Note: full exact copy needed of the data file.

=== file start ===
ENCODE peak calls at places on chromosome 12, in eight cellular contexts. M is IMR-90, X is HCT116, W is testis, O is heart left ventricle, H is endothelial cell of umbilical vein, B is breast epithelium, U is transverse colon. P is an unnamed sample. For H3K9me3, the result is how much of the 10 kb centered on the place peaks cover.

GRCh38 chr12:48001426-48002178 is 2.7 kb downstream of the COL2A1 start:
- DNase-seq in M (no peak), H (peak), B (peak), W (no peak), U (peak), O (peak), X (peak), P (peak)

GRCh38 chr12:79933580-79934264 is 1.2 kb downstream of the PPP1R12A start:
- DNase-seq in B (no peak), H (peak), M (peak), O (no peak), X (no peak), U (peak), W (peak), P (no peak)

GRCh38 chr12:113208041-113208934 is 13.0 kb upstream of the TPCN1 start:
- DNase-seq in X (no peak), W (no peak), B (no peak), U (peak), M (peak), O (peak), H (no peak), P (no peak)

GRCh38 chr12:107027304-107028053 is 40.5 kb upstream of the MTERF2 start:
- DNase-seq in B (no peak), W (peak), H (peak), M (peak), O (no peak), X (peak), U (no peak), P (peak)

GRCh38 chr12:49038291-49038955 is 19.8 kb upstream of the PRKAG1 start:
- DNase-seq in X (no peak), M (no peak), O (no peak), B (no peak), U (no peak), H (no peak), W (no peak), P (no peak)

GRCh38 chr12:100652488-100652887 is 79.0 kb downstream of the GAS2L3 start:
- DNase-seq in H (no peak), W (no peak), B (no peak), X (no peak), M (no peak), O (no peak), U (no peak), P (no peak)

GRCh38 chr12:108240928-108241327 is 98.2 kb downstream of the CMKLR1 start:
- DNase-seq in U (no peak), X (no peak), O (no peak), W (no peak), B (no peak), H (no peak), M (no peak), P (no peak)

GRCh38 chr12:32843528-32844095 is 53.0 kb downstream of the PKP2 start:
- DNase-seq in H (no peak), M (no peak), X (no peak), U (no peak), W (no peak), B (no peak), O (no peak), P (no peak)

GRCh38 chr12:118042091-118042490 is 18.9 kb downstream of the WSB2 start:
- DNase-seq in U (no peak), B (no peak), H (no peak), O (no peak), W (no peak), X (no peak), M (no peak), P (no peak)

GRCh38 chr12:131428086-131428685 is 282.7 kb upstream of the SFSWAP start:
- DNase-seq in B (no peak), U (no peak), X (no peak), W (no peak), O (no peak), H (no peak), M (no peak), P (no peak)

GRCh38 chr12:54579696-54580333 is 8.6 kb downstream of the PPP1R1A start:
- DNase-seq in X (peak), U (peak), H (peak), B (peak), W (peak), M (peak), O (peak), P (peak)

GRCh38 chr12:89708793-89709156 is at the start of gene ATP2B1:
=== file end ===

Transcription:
ENCODE peak calls at places on chromosome 12, in eight cellular contexts. M is IMR-90, X is HCT116, W is testis, O is heart left ventricle, H is endothelial cell of umbilical vein, B is breast epithelium, U is transverse colon. P is an unnamed sample. For H3K9me3, the result is how much of the 10 kb centered on the place peaks cover.

GRCh38 chr12:48001426-48002178 is 2.7 kb downstream of the COL2A1 start:
- DNase-seq in M (no peak), H (peak), B (peak), W (no peak), U (peak), O (peak), X (peak), P (peak)

GRCh38 chr12:79933580-79934264 is 1.2 kb downstream of the PPP1R12A start:
- DNase-seq in B (no peak), H (peak), M (peak), O (no peak), X (no peak), U (peak), W (peak), P (no peak)

GRCh38 chr12:113208041-113208934 is 13.0 kb upstream of the TPCN1 start:
- DNase-seq in X (no peak), W (no peak), B (no peak), U (peak), M (peak), O (peak), H (no peak), P (no peak)

GRCh38 chr12:107027304-107028053 is 40.5 kb upstream of the MTERF2 start:
- DNase-seq in B (no peak), W (peak), H (peak), M (peak), O (no peak), X (peak), U (no peak), P (peak)

GRCh38 chr12:49038291-49038955 is 19.8 kb upstream of the PRKAG1 start:
- DNase-seq in X (no peak), M (no peak), O (no peak), B (no peak), U (no peak), H (no peak), W (no peak), P (no peak)

GRCh38 chr12:100652488-100652887 is 79.0 kb downstream of the GAS2L3 start:
- DNase-seq in H (no peak), W (no peak), B (no peak), X (no peak), M (no peak), O (no peak), U (no peak), P (no peak)

GRCh38 chr12:108240928-108241327 is 98.2 kb downstream of the CMKLR1 start:
- DNase-seq in U (no peak), X (no peak), O (no peak), W (no peak), B (no peak), H (no peak), M (no peak), P (no peak)

GRCh38 chr12:32843528-32844095 is 53.0 kb downstream of the PKP2 start:
- DNase-seq in H (no peak), M (no peak), X (no peak), U (no peak), W (no peak), B (no peak), O (no peak), P (no peak)

GRCh38 chr12:118042091-118042490 is 18.9 kb downstream of the WSB2 start:
- DNase-seq in U (no peak), B (no peak), H (no peak), O (no peak), W (no peak), X (no peak), M (no peak), P (no peak)

GRCh38 chr12:131428086-131428685 is 282.7 kb upstream of the SFSWAP start:
- DNase-seq in B (no peak), U (no peak), X (no peak), W (no peak), O (no peak), H (no peak), M (no peak), P (no peak)

GRCh38 chr12:54579696-54580333 is 8.6 kb downstream of the PPP1R1A start:
- DNase-seq in X (peak), U (peak), H (peak), B (peak), W (peak), M (peak), O (peak), P (peak)

GRCh38 chr12:89708793-89709156 is at the start of gene ATP2B1: